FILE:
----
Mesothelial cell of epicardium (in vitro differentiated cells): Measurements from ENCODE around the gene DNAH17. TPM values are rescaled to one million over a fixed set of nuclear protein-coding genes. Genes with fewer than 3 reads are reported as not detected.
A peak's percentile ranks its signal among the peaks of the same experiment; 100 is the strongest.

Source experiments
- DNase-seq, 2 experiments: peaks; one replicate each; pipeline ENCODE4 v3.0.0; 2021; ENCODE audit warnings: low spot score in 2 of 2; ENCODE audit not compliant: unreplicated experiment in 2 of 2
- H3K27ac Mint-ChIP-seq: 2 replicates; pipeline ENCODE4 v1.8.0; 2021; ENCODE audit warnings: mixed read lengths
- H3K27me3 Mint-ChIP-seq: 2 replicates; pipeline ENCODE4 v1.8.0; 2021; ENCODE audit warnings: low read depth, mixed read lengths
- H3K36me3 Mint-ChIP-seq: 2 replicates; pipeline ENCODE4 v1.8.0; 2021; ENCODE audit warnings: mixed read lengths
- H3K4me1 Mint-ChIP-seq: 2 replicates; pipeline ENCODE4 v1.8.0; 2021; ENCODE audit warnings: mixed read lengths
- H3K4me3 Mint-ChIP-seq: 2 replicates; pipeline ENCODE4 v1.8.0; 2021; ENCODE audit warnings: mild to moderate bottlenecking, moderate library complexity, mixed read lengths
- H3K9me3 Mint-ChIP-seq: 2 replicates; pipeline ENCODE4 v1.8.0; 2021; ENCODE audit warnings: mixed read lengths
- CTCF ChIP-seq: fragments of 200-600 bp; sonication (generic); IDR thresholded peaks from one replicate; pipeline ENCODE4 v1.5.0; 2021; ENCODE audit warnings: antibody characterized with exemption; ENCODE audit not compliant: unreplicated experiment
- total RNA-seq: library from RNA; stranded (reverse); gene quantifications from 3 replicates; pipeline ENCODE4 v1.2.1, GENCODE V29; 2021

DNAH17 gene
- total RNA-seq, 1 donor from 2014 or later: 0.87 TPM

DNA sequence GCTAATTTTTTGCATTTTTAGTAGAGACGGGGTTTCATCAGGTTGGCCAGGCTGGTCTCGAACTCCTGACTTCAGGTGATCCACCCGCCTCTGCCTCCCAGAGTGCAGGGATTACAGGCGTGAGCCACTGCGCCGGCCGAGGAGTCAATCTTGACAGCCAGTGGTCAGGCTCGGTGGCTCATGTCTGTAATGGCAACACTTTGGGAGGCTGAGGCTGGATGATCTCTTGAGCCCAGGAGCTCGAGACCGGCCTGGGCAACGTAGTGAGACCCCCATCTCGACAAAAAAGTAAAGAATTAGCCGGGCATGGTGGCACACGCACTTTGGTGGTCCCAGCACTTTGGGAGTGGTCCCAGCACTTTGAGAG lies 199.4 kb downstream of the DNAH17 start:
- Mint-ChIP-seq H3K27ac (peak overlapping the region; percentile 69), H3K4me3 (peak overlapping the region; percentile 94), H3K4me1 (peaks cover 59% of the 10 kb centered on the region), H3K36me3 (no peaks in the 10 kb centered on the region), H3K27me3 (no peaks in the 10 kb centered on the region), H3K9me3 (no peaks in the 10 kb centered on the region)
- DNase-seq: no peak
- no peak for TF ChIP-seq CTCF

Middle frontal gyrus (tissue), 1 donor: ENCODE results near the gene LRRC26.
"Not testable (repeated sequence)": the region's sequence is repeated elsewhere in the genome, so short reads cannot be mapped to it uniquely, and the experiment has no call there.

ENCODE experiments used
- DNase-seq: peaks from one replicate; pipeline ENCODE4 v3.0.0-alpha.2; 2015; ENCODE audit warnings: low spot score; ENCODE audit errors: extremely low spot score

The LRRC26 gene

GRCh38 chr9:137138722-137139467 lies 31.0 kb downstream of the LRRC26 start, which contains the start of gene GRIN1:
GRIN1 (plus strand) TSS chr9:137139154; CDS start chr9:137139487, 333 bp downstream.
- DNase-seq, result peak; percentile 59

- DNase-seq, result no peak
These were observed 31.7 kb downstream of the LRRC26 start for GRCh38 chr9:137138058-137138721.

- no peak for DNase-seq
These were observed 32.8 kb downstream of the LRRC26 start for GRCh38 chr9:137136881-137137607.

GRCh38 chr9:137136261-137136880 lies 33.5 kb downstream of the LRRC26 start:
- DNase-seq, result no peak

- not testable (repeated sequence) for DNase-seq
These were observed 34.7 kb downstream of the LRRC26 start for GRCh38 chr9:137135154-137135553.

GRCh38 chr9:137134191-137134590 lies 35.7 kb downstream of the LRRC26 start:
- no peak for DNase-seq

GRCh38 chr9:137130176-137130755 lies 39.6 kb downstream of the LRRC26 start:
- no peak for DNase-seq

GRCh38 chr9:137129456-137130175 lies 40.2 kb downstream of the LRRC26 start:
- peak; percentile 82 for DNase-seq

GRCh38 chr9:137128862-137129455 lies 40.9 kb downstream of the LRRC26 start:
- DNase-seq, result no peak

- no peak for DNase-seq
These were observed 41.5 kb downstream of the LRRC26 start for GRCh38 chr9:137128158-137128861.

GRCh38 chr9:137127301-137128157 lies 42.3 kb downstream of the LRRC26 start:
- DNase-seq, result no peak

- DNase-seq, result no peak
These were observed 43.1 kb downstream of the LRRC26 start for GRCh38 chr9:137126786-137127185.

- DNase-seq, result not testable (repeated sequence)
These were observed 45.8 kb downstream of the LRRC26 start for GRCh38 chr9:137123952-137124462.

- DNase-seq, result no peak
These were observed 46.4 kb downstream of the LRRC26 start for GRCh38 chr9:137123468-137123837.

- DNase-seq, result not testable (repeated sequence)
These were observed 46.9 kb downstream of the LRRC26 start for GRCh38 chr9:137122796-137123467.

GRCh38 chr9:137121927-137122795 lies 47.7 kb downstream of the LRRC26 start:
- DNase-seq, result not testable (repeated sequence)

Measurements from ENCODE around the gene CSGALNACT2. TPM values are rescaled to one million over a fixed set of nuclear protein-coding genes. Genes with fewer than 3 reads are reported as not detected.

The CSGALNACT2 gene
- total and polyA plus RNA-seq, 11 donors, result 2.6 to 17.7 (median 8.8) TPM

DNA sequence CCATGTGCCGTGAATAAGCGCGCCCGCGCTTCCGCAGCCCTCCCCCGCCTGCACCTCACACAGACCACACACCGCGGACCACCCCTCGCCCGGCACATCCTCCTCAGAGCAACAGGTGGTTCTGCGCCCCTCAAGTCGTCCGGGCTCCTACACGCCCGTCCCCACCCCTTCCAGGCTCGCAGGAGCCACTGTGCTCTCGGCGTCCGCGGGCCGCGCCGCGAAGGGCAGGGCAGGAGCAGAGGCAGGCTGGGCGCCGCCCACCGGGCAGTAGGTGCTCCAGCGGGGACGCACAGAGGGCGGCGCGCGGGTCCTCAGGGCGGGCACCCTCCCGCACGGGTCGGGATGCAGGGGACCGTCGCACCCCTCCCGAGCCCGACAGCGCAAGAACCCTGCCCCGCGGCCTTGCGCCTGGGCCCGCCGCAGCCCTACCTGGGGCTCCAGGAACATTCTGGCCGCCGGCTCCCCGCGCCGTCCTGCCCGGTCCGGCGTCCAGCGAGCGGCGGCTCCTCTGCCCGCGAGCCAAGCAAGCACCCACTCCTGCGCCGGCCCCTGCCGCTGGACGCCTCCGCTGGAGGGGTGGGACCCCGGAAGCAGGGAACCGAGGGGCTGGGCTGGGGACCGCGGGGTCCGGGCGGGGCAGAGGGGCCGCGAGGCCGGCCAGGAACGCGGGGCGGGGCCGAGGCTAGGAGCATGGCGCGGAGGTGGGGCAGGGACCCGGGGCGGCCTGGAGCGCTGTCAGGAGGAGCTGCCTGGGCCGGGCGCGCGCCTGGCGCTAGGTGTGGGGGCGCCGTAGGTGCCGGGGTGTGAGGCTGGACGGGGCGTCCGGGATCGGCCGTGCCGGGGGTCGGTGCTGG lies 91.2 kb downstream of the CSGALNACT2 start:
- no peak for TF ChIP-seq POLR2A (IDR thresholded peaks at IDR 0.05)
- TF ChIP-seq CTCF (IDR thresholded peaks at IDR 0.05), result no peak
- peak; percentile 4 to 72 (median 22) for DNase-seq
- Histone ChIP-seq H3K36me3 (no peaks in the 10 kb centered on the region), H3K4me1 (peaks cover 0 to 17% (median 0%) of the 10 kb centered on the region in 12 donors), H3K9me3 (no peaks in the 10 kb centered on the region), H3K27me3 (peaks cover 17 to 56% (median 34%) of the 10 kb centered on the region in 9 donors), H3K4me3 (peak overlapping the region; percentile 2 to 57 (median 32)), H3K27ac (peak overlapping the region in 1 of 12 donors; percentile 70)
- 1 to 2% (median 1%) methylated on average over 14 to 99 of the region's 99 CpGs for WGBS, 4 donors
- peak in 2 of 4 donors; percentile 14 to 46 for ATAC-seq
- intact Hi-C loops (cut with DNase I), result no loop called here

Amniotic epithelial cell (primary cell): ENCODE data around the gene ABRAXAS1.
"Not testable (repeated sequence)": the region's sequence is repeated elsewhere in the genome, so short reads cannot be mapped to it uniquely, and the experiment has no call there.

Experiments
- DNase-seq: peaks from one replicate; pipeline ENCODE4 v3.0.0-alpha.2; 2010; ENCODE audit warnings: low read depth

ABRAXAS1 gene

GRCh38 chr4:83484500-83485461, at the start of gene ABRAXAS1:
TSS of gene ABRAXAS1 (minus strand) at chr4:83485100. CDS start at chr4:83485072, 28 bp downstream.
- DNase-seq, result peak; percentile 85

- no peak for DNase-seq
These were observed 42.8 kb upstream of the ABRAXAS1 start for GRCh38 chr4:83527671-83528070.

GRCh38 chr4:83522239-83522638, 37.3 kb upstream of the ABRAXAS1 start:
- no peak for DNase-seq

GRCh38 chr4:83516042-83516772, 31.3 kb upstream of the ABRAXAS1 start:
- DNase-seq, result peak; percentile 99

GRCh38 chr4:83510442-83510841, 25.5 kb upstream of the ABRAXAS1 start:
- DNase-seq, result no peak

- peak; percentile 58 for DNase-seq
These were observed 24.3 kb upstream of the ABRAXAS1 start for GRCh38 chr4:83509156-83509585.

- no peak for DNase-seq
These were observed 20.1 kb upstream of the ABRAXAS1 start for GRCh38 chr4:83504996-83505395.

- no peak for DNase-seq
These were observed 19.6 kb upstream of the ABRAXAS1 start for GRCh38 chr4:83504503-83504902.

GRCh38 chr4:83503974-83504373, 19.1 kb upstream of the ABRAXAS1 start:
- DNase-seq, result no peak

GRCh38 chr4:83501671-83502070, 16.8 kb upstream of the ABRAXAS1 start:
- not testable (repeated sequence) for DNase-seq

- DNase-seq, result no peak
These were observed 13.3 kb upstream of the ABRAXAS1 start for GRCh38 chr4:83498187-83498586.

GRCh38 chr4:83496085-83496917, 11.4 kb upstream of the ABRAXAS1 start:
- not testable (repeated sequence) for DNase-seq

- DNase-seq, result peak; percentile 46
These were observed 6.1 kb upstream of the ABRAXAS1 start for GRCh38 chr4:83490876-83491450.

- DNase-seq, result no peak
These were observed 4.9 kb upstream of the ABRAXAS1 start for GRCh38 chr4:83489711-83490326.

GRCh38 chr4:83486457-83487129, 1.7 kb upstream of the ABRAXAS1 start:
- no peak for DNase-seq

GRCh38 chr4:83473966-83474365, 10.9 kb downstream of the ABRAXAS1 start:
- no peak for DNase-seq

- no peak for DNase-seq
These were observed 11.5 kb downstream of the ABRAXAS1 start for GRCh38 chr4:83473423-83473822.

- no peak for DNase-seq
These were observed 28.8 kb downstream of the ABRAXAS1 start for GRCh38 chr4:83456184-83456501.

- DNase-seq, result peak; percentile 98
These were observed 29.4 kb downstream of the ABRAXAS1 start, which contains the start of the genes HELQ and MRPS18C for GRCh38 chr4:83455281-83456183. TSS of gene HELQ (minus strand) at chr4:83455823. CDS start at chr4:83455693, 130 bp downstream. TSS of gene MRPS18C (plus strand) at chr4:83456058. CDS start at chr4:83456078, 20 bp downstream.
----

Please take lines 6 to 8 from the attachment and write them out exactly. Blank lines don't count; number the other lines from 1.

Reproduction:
- H3K27me3 Mint-ChIP-seq: 2 replicates; pipeline ENCODE4 v1.8.0; 2021; ENCODE audit warnings: low read depth, mixed read lengths
- H3K36me3 Mint-ChIP-seq: 2 replicates; pipeline ENCODE4 v1.8.0; 2021; ENCODE audit warnings: mixed read lengths
- H3K4me1 Mint-ChIP-seq: 2 replicates; pipeline ENCODE4 v1.8.0; 2021; ENCODE audit warnings: mixed read lengths